DETROIT - A federal safety investigation of the Tesla Motors electric Model S sedan announced last week comes at a critical juncture for the car and the company.
For the first time, regulators are examining whether the design of the high-end vehicle and its advanced lithium-ion battery pack are defective and the cause of two battery fires.
After garnering high praise for its styling, performance and eco-friendly electric power, the Model S will be the subject of scrutiny by the National Highway Traffic Safety Administration. Tesla’s chief executive, Elon Musk, said the company welcomed the inquiry.
At issue is whether the size, shape and chemical makeup of the car’s battery makes it prone to fires when its lithium-ion cells are punctured in a collision.
Musk has repeatedly defended the design of the Model S, which won early accolades for its safety from regulators and independent publications like Consumer Reports. But the car has caught fire on three occasions in less than two months - twice in the United States and once in Mexico.
By comparison, the Nissan Leaf - the best-selling all-electric car on the market - has not had any reported fires.
A federal defect investigation can take months to complete and could include crash tests of the vehicle well beyond the ordinary government testing done on cars before introduction.
Tesla said it would increase the ground clearance of the Model S, and it also pledged to extend its current vehicle warranty to cover fire damage.
But those changes are not expected to divert the focus of the investigation, or minimize the potential for the safety agency to order structural changes and a vehicle recall.
“Adjustments or modifications of the vehicle will not affect the inquiry,” said Karl Brauer, an analyst with the auto research firm Kelley Blue Book. “That is out of Tesla’s hands now, and the range of potential outcomes is very wide.”
Musk’s track record as a Silicon Valley entrepreneur gave the company credibility that helped it secure a $465 million loan from the Department of Energy in 2010. Glowing reviews of the Model S, which is priced at$70,000 and higher, fueled investor interest in a public stock offering that allowed Tesla to pay back its government loans early.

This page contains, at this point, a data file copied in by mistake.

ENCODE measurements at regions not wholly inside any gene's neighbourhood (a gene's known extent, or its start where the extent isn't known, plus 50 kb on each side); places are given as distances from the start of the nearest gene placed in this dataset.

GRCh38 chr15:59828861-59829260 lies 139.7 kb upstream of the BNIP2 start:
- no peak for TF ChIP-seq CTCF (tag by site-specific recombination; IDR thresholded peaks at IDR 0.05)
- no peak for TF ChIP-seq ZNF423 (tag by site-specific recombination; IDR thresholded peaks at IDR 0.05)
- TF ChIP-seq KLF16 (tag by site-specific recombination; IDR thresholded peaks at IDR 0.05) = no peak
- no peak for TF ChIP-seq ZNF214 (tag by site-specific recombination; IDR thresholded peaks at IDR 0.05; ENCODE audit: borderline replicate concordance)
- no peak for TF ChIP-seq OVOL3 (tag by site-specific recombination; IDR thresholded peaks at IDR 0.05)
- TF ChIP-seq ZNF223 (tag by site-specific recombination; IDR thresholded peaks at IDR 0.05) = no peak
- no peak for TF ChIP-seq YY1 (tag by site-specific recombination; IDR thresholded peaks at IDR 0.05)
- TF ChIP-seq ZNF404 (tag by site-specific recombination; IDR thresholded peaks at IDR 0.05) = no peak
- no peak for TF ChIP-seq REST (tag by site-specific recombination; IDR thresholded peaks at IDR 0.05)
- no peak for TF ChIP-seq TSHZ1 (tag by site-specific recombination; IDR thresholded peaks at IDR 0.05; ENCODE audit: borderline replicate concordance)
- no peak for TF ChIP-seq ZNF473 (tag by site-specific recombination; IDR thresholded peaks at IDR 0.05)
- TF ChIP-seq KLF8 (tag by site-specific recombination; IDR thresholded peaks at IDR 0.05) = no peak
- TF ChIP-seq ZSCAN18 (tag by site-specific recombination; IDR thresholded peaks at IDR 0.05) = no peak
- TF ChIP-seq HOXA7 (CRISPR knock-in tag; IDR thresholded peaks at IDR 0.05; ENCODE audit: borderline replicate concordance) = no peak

Musk has not retreated from his position that the Model S is safer from fires than vehicles with gasoline engines.
And in a blog posting on the company website Monday, Musk went so far as to assert that Tesla asked federal regulators to conduct the safety investigation to allay any fears about electric cars.
The agency denied Tuesday that the inquiry was opened because of a Tesla request.
The swift rebuttal of Musk underscores how Tesla’s relentless promotional campaign is wearing thin on regulators charged with making the nation’s vehicles and roadways safe.
The agency had originally cleared the Model S of possible defects after the first vehicle fire, which occurred Oct. 1, when the car struck a metal object on a highway in Kent, Wash., outside of Seattle.
A high-speed crash in Mexico on Oct. 18 also resulted in a fire, but that incident was beyond the scope of U.S. regulators. A third fire occurred Nov. 6 on a highway in Smyrna, Tenn., near Nashville, after a Model S ran over a tow hitch in the roadway.
That accident prompted regulators to revisit their earlier pronouncement of the car’s safety.
Industry analysts said the Model S inquiry would center on the exposure of its battery pack, a long, flat slab that runs almost the entire length of the underside of the vehicle.
Brauer, the Kelley Blue Book analyst, said the safety agency’s investigation would most likely include puncture testing the battery, and then monitoring chemical reactions that may occur after the battery is damaged.
If the design is deemed structurally unsound, the agency could recommend that Tesla add a protective covering to the cars, which would be expensive and could compromise its performance.